Washington Nationals 2014 Season Preview


Credit: Joy R. Absalon-USA TODAY Sports

Recap of 2013

Record: 86-76, 2nd in NL East

The Nationals were a well-balanced team in 2013: 6th in runs scored and 6th in ERA.  However, they struggled against the best teams in the National League (7-24 against the division winners). Stephen Strasburg pitched the majority of the season (30 starts) and posted a 3.00 ERA.  The rest of the starters were solid and Bryce Harper continued to develop as a player.  In the end though it wasn’t enough as they finished 10 games behind the Braves and missed the playoffs.  It also was the final year under manager Davey Johnson who retired at the end of the season.

Key Additions

RHP Doug Fister, LHP Jerry Blevins, OF Nate McLouth

Key Departures

2B Steve Lombardozzi, LHP Fernando Abad, LHP Ian Krol, RHP Dan Haren


Cot’s currently has the Nationals payroll at $129.5 million, 4th most in the National League.  OF Jayson Werth is owed $20.5 million, Ryan Zimmerman is owed $14 million, 1B Adam LaRoche $12 million, and closer Rafael Soriano $11 million.  While that payroll is far from low, it’s still far away from the Dodgers’ $216 million tab.

Player to Watch

Credit: Tommy Gilligan-USA TODAY Sports

Stephen Strasburg appears ready to have another full season ahead of him and he shouldn’t have to worry about an innings count. He pitched well last year. He was just unlucky for most of the year.

His 8-9 record does not take into account his 3.00 ERA and WHIP of 1.049 (8th in the majors).  At 25 years of age, Strasburg should have plenty of baseball to play in his career. However, the biggest question mark regarding the righty is if he can stay healthy.  Pitching mechanics experts will claim that his delivery lends itself to frequent injury and Strasburg has already had one Tommy John surgery.  With that being said Mets’ ace Matt Harvey will miss this season due to Tommy John surgery and his delivery is praised by all experts.  Either way, Strasburg has the potential to be the best pitcher in baseball; he just needs a little help in 2014.

Must Improve Upon 2013

Adam LaRoche did not have a terrible season in 2013, he just didn’t have a great one.  The Nationals’ first baseman managed to hit 20 homers and knock in 62 runs, but his line of .237/.332/.403 were all below his career averages.  In 2012, he hit 33 homers and drove in 100 runs while posting a .510 slugging.  Granted, LaRoche is 34 years old and is entering his eleventh year in the league, but the Nationals could have used more production from him last season.  A hit here and a hit there could have plated several more runs and in turn produced several more wins for the Nats.  If LaRoche can put a year together like in 2012, the Nationals are going to be in great shape.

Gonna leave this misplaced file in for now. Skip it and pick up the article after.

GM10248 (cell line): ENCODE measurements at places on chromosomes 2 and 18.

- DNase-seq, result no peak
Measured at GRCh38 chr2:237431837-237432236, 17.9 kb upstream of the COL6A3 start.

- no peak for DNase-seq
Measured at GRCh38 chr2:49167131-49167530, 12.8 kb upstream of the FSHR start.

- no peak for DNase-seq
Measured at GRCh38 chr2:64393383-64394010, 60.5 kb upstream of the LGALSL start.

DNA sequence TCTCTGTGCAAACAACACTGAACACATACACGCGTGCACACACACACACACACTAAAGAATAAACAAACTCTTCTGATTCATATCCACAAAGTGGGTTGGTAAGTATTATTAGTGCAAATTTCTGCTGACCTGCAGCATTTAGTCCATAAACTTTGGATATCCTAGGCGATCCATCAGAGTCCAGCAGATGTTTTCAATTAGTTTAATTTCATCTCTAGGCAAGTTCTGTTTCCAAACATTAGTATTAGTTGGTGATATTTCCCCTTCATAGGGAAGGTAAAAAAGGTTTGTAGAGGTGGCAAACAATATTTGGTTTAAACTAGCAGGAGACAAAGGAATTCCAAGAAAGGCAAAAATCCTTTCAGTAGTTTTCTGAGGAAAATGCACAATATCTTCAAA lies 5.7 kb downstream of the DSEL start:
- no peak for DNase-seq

Regression Candidate

Jayson Werth had arguably his best overall season in 2013 and nearly made a case that he deserves his enormous salary. The right fielder hit a career-high .318, hit 25 homers and knocked in 82 runs.  His strikeout numbers were even lower, Nationals shouldn’t pencil in the same numbers for Werth this year.  He turns 35 in May and there seems to be something magical about that age for many players.  He can still contribute and he’s too expensive to trade off (owed $85 million through the 2017 season), but Werth will likely comes back towards earth in 2014.


Bryce Harper is the ignition for this offense and if he can play an entire season without injury, the Nationals will definitely be in better shape in late September.  Harper only played in 118 games in 2013 and hit .274 with 20 homers; so playing in 150+ games in ’14 would be reflected in his final output.  As Harper matures as a big-league player he has to potential to rival Mike Trout as the best player in the game, but as of now he is not close.

Biggest Question for 2014

Can the Nationals learn to beat the good teams in the league? Washington has a good mixture of young players and veteran guys and hopefully the older guys can teach the new generation how to win the games that matter most.  Anyone can beat the Marlins and Cubs, but those wins alone won’t get you into the playoffs.


90-72 (2nd in NL East)